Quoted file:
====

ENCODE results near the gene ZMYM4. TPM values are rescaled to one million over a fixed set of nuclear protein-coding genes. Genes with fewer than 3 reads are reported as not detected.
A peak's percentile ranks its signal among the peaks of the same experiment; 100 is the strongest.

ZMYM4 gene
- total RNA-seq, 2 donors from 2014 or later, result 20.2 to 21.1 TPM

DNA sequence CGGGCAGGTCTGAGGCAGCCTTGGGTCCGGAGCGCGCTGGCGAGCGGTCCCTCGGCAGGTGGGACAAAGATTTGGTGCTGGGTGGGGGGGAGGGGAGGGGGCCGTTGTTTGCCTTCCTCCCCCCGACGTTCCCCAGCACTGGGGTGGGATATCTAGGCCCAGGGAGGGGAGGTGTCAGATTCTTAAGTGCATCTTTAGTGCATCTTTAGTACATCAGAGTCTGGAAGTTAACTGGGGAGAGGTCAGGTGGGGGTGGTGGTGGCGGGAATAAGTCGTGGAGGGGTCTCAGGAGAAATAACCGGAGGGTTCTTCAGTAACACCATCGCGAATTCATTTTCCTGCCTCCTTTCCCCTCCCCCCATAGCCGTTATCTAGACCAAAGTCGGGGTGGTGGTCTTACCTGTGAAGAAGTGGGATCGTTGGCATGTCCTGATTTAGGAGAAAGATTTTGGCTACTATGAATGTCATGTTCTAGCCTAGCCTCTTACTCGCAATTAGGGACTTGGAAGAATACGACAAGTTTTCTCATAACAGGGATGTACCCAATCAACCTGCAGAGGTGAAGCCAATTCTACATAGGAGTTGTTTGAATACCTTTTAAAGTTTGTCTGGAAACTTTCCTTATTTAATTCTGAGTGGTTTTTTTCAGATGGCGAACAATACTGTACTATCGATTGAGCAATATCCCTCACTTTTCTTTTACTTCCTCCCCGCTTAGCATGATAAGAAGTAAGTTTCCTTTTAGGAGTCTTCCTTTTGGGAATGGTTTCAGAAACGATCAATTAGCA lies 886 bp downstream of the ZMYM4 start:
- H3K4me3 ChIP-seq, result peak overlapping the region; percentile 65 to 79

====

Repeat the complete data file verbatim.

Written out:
ENCODE results near the gene ZMYM4. TPM values are rescaled to one million over a fixed set of nuclear protein-coding genes. Genes with fewer than 3 reads are reported as not detected.
A peak's percentile ranks its signal among the peaks of the same experiment; 100 is the strongest.

ZMYM4 gene
- total RNA-seq, 2 donors from 2014 or later, result 20.2 to 21.1 TPM

DNA sequence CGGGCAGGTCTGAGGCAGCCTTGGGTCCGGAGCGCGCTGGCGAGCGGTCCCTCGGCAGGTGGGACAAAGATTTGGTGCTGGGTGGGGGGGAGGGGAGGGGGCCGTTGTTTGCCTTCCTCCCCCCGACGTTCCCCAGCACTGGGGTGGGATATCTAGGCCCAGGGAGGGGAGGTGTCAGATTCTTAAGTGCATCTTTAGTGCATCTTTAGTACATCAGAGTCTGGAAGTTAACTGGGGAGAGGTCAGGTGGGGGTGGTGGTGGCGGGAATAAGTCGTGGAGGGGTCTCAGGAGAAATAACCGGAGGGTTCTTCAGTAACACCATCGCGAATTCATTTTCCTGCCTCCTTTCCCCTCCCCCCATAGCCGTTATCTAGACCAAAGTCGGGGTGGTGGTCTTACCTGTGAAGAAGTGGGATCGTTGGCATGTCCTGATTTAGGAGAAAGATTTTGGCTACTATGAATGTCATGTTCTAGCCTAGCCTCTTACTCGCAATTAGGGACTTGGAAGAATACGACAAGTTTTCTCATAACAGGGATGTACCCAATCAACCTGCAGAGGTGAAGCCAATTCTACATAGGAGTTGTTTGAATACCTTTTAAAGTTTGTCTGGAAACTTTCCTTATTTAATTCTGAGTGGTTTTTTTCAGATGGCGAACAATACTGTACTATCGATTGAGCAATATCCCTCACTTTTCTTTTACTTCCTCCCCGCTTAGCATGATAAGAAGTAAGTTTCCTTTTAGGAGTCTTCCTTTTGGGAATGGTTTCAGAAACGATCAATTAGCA lies 886 bp downstream of the ZMYM4 start:
- H3K4me3 ChIP-seq, result peak overlapping the region; percentile 65 to 79